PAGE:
At the BBC today, Jennifer Pak has a fascinating report on the Bi-City Biennale of Urbanism Architecture, taking place this month in Shenzhen (it starts 17 minutes in). The city, home to Foxconn and often referred to as “China’s Silicon Valley,” is also, Pak notes, sometimes called the “counterfeit capital of China.”
Some of the many fascinating objects on display—within an abandoned flour mill converted for the purpose—were curated by London’s Victoria and Albert Museum, which is establishing a design museum in Shenzhen in partnership with the Chinese Merchants Group. And they hint at an extremely contemporary iteration of Walter Benjamin’s century-old anxieties: What is art in an age of digital reproduction? What is creativity in the era of the network? What does it mean, really, to “invent” something during a time when technological improvements mean that good designs, and good ideas, can be copied in an instant?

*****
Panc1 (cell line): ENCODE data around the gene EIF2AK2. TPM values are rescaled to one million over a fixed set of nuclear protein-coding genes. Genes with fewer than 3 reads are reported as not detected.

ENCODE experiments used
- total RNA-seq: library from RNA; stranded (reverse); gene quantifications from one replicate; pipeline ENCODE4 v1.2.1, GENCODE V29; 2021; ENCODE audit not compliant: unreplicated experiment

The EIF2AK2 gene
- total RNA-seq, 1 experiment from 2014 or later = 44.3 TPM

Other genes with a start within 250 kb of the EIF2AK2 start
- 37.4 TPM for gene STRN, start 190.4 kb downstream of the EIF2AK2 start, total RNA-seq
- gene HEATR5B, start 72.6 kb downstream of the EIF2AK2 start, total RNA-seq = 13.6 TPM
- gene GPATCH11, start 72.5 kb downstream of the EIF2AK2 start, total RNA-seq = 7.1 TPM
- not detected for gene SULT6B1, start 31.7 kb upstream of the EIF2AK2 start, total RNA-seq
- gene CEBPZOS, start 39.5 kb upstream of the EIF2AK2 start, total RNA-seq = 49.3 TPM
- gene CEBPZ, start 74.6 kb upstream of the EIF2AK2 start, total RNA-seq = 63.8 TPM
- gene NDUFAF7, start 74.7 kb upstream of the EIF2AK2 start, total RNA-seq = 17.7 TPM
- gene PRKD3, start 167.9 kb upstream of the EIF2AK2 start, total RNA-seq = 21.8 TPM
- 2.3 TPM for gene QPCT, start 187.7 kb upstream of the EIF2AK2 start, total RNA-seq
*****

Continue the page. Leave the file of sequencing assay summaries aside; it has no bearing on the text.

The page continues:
Innovation, David Li of Shenzhen’s Open Innovation Lab tells Pak, is no longer “limited by my access to technology, or my access to design, or my access to manufactures.” That means on the one hand that manufacturing has been freed from the traditional constraints of corporate marketing. The V&A’s Brendan Cormier, demonstrating one of the cheap, mobile phones on exhibit at the biennale—a copy of a big-brand model, modified with large, well-marked buttons and heightened sound quality that make it perfect for use by seniors—notes that the people who might get use of such a gadget had previously formed “a market that was completely ignored by the larger phone companies.”